Poems of observation and assessment, from Rachel Bentham and Neil Leadbeater. The first, the animal, is somewhat startling. The second, a plant, seems simpler at first but there are double-takes to come.

We are all science people at times, but science can threaten. Sheena Blackhall has a short poem of warning about the effects of science. It’s in Scots and if unfamiliar with the language, you may want to use the dsl.ac.uk to untangle a line or two.  An erne is an eagle, hence the image.

Next weekend your compiler is taking a bank holiday. In England. This will hopefully give international contributors a chance to get ahead of the game once again.

Thanks to authors Rachel Bentham, Neil Leadbeater, and Sheena Blackhall.

See you again in May.



Rachel Bentham
Short man

Orang pendek is hiding,
quiet in shy Sumatran forest
he walks like a man but
oh   so   fluid
like water he melts between the trees.

The science people say his feet
are like hands, while his fur is
glossy – somehow shimmering…

The forest people say his feet face
backwards – perhaps he loves the past,
trapped in shrinking forest.

The science people say they have seen him
they wept, in fact, to see him
his grace shocked them to tears.

The forest people call him short man.
They say he is half spirit, half
being; they say he is invisible.

The science people are looking for him.
He is hiding… they are counting…
“coming – ready or not!”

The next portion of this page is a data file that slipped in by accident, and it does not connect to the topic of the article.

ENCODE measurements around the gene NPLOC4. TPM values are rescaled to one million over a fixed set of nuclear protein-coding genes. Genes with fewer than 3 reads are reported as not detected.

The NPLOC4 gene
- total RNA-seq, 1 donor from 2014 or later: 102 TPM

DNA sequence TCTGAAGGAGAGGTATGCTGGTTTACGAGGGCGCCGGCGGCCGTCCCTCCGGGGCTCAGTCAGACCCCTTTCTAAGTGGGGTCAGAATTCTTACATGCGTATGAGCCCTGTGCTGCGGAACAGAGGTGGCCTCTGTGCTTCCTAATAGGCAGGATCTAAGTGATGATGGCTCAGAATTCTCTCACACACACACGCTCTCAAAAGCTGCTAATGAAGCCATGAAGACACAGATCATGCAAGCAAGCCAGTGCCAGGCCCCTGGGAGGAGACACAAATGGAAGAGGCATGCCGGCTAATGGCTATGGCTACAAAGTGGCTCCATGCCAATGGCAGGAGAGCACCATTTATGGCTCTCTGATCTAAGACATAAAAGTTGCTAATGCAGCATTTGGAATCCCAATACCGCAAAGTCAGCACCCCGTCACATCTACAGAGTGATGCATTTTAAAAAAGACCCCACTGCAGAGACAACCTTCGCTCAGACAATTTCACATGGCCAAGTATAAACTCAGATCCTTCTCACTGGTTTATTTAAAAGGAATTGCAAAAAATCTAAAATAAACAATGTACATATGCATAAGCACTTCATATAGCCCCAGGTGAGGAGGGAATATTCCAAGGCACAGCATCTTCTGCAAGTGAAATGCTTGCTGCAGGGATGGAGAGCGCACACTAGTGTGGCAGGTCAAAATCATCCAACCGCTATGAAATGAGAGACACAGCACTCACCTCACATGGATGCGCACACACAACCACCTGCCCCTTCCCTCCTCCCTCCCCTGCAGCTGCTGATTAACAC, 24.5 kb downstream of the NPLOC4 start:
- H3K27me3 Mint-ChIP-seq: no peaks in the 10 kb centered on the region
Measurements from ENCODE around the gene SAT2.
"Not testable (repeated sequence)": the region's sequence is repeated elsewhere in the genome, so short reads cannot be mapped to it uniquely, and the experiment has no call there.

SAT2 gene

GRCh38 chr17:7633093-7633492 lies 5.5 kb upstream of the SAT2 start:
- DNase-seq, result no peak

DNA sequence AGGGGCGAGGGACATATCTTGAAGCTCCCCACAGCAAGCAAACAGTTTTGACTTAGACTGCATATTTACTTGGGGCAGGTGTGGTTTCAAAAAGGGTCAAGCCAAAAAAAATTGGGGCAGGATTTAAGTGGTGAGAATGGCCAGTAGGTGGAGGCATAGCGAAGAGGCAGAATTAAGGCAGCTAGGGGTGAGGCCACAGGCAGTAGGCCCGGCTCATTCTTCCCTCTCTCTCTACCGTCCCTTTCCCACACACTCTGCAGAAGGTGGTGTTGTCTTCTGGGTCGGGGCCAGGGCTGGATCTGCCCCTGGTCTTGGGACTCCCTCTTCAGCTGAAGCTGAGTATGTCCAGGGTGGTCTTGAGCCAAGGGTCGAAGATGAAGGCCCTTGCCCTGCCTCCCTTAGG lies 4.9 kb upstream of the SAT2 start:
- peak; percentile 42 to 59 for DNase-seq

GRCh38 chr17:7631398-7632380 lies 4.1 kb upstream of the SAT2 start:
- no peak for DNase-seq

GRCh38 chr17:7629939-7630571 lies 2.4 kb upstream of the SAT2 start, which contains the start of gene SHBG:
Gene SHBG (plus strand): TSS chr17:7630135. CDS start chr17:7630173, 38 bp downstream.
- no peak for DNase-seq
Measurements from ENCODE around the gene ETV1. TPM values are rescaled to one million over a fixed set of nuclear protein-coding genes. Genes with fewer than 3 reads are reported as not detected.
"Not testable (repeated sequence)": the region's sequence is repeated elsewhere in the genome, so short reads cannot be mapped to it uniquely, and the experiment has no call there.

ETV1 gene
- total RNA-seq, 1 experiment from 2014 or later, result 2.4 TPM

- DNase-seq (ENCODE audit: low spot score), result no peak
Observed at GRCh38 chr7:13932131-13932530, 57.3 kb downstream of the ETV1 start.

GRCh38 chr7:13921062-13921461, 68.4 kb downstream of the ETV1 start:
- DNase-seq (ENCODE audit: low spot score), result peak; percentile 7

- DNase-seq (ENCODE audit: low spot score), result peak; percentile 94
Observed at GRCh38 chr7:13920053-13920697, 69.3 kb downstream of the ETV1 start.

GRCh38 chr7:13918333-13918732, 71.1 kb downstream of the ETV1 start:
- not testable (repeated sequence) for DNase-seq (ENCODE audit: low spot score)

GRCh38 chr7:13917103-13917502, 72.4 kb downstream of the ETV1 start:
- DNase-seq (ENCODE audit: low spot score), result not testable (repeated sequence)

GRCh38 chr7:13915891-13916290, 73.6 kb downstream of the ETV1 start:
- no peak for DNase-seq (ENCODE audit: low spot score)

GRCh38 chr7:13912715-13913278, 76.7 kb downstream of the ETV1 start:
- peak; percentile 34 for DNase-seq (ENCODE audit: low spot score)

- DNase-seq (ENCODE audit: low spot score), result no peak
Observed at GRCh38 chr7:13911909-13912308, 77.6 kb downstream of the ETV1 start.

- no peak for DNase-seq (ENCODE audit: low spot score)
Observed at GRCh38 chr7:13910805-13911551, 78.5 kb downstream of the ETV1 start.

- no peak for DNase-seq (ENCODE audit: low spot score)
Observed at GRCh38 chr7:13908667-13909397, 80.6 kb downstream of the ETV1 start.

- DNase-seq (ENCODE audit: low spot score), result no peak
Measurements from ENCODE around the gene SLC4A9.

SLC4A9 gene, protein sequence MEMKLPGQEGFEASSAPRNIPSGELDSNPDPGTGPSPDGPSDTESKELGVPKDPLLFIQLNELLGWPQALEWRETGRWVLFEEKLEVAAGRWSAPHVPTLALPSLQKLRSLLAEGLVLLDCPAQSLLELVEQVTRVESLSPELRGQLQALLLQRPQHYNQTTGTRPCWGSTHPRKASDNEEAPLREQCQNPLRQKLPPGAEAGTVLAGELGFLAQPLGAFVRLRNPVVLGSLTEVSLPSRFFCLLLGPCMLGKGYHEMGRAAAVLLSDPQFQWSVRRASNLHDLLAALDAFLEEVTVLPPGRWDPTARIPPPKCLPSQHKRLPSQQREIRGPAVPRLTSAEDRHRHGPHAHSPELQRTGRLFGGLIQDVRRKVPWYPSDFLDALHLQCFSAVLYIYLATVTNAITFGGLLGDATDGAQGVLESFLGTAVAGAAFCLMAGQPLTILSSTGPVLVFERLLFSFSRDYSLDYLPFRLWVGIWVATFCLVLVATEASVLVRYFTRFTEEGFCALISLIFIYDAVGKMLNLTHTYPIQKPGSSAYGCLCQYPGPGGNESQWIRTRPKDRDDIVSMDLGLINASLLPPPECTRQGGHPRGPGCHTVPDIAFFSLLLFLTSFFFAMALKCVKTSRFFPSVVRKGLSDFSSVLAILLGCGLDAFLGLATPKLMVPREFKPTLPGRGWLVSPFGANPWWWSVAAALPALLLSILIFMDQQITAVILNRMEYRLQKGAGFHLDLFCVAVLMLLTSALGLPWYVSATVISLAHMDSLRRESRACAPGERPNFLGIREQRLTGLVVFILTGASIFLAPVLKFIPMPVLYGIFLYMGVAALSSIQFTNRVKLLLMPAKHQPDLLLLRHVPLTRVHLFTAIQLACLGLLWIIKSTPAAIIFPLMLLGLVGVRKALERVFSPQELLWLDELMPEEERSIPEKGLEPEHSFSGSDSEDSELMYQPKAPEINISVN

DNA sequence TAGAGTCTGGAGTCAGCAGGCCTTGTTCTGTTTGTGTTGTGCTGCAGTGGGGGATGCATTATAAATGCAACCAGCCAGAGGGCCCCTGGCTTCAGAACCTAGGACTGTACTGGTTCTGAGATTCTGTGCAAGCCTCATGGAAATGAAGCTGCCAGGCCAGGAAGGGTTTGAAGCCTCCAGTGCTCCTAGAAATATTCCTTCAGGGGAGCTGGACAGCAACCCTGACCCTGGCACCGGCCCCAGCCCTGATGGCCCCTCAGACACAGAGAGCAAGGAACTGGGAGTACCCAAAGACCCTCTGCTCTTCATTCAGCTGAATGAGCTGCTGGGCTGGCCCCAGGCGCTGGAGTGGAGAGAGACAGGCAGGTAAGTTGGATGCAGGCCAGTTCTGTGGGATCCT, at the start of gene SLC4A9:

Orang pendek is Mystery;
mystery must be solved.
Hide, short man!
Run away backwards,
melt like water,
hide from our tears.

 First published in Apostrophe. Illustration: Ant Wallis/Centre for Fortean Zoology


Neil Leadbeater

Each plant demands to be looked at, noticed
for what it is worth. Introductions
are numerous.

Their real name is Smyrnian Olustratum,
black lovage in the vernacular,
but they would like you to invent
a tenuous link
to the Emperor.

Their one statement
is that the world is largely YELLOW.

It is a sun-filled, fun-filled thing.

On a practical note, the roots
are good for colic.

After the harvest
their black seeds are sold in shops
as a prophylactic for snake-bite.

 Just when you think you are becoming acquainted
they jump into another word
to try to describe
their colour:

lemon, say, or saffron.

Another “take” on yellow.

First appeared in The Seventh Quarry (Wales) in 2007.



Sheena Blackhall

Doon the saft dwaum berries drapt
The glaikit pressed them, kept the seeds.
‘Fact is harder than fancy, ‘ quo they.
‘Science satisfees aa fowks’ needs.’
They delled the yaird tae plant the facts.
Science raxxed far the erne showds
It brocht furth acid rain an grue
0 Lochans deid an mushroom clouds.

First published in The Hielanman’s Sporran, 2013